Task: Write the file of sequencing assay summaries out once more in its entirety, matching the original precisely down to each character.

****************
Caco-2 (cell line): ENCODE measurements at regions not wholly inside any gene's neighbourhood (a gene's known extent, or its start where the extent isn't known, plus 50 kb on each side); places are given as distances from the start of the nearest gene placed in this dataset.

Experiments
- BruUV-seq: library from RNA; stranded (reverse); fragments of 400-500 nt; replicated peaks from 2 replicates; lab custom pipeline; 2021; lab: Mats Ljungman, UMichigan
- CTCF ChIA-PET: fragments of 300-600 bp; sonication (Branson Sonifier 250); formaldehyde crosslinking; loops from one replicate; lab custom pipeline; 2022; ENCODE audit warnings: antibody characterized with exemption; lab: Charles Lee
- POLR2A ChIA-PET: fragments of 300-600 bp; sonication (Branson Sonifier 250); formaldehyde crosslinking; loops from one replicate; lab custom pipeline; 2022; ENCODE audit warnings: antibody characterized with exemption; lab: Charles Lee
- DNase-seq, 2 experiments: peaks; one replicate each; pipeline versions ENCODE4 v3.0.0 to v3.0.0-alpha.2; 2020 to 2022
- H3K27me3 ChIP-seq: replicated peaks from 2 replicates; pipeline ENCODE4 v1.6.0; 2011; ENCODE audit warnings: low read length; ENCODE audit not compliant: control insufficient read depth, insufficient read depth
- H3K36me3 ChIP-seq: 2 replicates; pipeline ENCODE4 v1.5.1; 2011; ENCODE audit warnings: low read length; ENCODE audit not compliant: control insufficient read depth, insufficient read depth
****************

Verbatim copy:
Caco-2 (cell line): ENCODE measurements at regions not wholly inside any gene's neighbourhood (a gene's known extent, or its start where the extent isn't known, plus 50 kb on each side); places are given as distances from the start of the nearest gene placed in this dataset.

Experiments
- BruUV-seq: library from RNA; stranded (reverse); fragments of 400-500 nt; replicated peaks from 2 replicates; lab custom pipeline; 2021; lab: Mats Ljungman, UMichigan
- CTCF ChIA-PET: fragments of 300-600 bp; sonication (Branson Sonifier 250); formaldehyde crosslinking; loops from one replicate; lab custom pipeline; 2022; ENCODE audit warnings: antibody characterized with exemption; lab: Charles Lee
- POLR2A ChIA-PET: fragments of 300-600 bp; sonication (Branson Sonifier 250); formaldehyde crosslinking; loops from one replicate; lab custom pipeline; 2022; ENCODE audit warnings: antibody characterized with exemption; lab: Charles Lee
- DNase-seq, 2 experiments: peaks; one replicate each; pipeline versions ENCODE4 v3.0.0 to v3.0.0-alpha.2; 2020 to 2022
- H3K27me3 ChIP-seq: replicated peaks from 2 replicates; pipeline ENCODE4 v1.6.0; 2011; ENCODE audit warnings: low read length; ENCODE audit not compliant: control insufficient read depth, insufficient read depth
- H3K36me3 ChIP-seq: 2 replicates; pipeline ENCODE4 v1.5.1; 2011; ENCODE audit warnings: low read length; ENCODE audit not compliant: control insufficient read depth, insufficient read depth